Martin Adler

From Wikipedia, the free encyclopedia
Jump to navigation Jump to search

Martin John Lars Adler (30 October 1958 – 23 June 2006) was a Swedish cameraman and journalist for Aftonbladet. He was a veteran, award-winning reporter known for his war reports and foreign coverage.


Adler was born in Stockholm, Sweden, to a Swedish father and a British mother. He grew up in Västerås and became a journalist after studying anthropology in London. Adler was killed in 2006 while on a reporting assignment in Somalia. Adler is survived by his wife and two daughters.[1]


Adler specialised in independent reporting from the world's most troubled countries, exposing poverty, human rights abuses and the fate of individuals in the midst of war and genocide. During his career, he worked in over two dozen war zones, including El Salvador, Rwanda, the Republic of Congo, Angola, Sierra Leone, Liberia, Chechnya, Bosnia, Afghanistan, Sri Lanka, Kashmir, Burundi, Somalia, Sudan, Eritrea and Iraq.


Martin Adler was killed on 23 June 2006[2] after being shot at close range by an unknown assailant during a crowded rally in the Somalian capital, Mogadishu that was being held in support of the peace agreement. The gunman then vanished into the crowd.[1]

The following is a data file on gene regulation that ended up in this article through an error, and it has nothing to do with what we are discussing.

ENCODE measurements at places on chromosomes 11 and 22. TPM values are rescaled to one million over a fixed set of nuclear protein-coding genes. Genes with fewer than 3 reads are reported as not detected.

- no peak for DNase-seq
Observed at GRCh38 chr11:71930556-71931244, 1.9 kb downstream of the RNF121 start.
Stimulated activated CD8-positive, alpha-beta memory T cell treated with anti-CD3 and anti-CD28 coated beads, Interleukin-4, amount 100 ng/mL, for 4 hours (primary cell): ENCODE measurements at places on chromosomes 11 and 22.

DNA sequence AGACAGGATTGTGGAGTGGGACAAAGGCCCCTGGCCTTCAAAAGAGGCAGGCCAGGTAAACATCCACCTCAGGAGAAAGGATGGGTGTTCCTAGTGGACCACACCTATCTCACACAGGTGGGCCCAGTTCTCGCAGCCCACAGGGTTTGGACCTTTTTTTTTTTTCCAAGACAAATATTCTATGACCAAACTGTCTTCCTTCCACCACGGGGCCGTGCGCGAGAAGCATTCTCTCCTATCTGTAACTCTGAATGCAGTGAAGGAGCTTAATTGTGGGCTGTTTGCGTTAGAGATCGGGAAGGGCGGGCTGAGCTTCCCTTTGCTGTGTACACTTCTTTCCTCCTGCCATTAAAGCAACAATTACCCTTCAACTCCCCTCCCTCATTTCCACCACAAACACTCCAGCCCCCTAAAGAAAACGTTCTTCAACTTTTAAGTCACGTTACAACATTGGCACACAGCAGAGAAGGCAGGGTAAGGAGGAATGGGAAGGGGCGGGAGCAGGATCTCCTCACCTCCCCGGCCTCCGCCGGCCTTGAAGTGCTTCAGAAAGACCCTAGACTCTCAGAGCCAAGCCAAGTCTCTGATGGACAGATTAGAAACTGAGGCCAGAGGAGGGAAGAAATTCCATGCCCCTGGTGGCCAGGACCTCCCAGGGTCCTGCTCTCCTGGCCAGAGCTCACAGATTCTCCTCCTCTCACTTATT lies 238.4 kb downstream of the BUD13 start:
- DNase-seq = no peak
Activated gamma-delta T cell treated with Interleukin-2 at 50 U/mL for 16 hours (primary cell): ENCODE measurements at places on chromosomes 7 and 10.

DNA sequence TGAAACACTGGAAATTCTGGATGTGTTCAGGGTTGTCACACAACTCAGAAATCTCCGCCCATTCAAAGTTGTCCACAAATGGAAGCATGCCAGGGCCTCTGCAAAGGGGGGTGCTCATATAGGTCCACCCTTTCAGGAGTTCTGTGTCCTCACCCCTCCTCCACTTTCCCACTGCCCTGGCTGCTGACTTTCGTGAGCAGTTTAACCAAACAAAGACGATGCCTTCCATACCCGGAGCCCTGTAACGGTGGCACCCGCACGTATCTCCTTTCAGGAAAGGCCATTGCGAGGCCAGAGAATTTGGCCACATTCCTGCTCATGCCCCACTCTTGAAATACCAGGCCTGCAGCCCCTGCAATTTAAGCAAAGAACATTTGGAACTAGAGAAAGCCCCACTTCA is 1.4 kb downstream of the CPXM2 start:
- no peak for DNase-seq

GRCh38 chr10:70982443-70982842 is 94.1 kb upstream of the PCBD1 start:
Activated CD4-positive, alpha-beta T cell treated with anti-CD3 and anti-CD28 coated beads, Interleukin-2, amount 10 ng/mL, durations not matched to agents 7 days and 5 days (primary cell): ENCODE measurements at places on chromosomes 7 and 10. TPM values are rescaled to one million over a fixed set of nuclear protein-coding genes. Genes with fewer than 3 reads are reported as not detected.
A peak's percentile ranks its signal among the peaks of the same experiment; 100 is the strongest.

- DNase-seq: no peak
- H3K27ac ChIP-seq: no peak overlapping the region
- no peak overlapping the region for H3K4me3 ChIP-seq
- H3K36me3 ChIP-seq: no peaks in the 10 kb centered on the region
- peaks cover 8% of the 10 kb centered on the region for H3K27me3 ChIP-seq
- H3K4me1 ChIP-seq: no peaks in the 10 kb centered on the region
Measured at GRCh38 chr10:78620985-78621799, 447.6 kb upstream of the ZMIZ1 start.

In 2001, he won the Amnesty International Media Award (news category) for his story on the kidnapping and sale of women in China.[3] He was also awarded the Silver Prize for Investigative Journalism at the 2001 New York TV Festival. In 2004 he was named the Winner of the Rory Peck Award for Hard News for his work with "On Patrol with Charlie Company" in Iraq.[3]

In 2007, the Rory Peck Trust inaugurated the Martin Adler Prize, which is awarded annually at the British Film Institute in recognition of Adler's "great talents as a journalist, filmmaker and storyteller". The purpose of the prize is to honour a freelance cameraperson, journalist, fixer, driver or translator for their role in reporting a significant news story, to "raise awareness of the value of the recipient’s work" and to "help them to progress in their career".[4]

See also

List of journalists killed during the Somali civil war


  1. ^ a b "Swedish man shot dead in Somalia". BBC. 24 June 2006.
  2. ^ "Director-General condemns the murder of journalist and photographer Martin Adler in Mogadishu". UNESCO. 29 June 2006. Archived from the original on 21 November 2006.
  3. ^ a b "Previous Winners - Martin Adler - 2004 Winner of the Rory Peck Award for Hard News". The Rory Peck Trust. Archived from the original on 2012-04-15. Retrieved 2011-12-30.
  4. ^ "Martin Adler Prize". The Rory Peck Trust. 2009. Archived from the original on 2009-11-30. Retrieved 29 November 2009.

External links

  • PBS NewsHour link to "On Patrol" video and transcript
  • Swedish photographer gunned down - IFEX
  • Martin Adler 1958-2006
  • The Rory Peck Trust
  • Martin Adler Photography[permanent dead link]
Retrieved from ""
This content was retrieved from Wikipedia :
This page is based on the copyrighted Wikipedia article "Martin Adler"; it is used under the Creative Commons Attribution-ShareAlike 3.0 Unported License (CC-BY-SA). You may redistribute it, verbatim or modified, providing that you comply with the terms of the CC-BY-SA